Amir Abbas Moslemi, Of Mice and Men Gaze at Evil, ILSHS Volume 80, International Letters of Social and Humanistic Sciences (Volume 80)
    Ezra Pound&rsquo;s <i>S</i><i>h</i><i>i-Shu:</i><i> Rats </i>is read Foucauldianly to instantiate an interaction between Confucianism and Western schools of thought in response to the problem of evil. There is a review of Leibniz&rsquo;s theodicy to clear up confusion, and also to pave the way for a succession of readings of a number of philosophers like Hume and James &mdash; foregrounding epistemic inclination of poets like Pope, Wordsworth and Burns. &lsquo;Accidentality&rsquo; and &lsquo;essentiality&rsquo; are key philosophic terms, without which this problem cannot hold its logical structure, especially in terms of an answer. Epistemo-political &lsquo;docility&rsquo; and literal &lsquo;decency&rsquo; are employed together for the first time to be reintroducing ancient relationship between cruel politicians and carceral system. Utopia is taken as a mere dream so that &lsquo;the problem&rsquo; would tend to keep its identity. What is new in this paper is a &lsquo;gaze&rsquo;-wise trace of mice in literature supporting the problem of evil in philosophy, based on an actual political background, within a broad sociological realm.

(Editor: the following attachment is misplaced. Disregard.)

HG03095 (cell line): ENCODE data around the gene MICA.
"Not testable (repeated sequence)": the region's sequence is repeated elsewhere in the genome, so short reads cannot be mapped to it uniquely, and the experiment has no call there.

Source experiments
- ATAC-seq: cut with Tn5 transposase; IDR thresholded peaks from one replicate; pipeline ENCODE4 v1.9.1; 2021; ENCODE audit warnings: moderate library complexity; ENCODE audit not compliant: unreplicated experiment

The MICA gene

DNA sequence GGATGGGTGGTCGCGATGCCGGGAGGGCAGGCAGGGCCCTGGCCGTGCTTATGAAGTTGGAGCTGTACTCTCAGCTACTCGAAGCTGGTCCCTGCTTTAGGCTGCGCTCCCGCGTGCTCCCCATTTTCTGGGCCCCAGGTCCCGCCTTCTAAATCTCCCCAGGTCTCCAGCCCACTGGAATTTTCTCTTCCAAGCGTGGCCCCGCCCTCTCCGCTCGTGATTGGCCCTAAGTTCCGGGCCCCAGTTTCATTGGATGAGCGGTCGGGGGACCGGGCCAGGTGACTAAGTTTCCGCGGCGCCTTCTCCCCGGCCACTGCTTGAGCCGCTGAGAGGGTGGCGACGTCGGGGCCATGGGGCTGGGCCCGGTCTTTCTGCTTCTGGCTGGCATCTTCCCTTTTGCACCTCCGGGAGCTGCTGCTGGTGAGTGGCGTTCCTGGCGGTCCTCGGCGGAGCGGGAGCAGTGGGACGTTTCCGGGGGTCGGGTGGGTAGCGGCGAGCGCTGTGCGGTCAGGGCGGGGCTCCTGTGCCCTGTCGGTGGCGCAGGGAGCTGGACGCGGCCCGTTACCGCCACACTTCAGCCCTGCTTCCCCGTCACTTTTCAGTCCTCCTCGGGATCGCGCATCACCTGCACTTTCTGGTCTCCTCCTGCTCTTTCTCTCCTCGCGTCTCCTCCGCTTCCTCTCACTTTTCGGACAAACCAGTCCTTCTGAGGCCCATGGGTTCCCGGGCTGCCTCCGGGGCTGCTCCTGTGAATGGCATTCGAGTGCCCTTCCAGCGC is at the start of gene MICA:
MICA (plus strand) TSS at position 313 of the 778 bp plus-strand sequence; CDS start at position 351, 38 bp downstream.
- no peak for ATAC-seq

Carceral Archeology, Confucian Philosophy, Episteme, Mouse, Problem of Evil, Rat